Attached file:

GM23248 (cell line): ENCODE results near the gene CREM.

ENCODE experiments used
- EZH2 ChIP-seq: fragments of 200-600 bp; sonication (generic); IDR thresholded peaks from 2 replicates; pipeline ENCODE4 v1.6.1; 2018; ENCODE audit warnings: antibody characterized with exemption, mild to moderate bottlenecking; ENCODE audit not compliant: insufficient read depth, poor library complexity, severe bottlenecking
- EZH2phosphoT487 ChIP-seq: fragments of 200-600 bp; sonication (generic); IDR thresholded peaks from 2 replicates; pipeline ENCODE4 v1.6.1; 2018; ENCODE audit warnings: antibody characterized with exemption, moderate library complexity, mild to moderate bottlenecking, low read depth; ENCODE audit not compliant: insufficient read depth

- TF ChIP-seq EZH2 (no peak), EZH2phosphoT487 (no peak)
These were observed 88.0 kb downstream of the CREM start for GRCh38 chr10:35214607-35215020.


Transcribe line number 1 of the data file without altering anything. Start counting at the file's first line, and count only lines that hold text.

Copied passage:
GM23248 (cell line): ENCODE results near the gene CREM.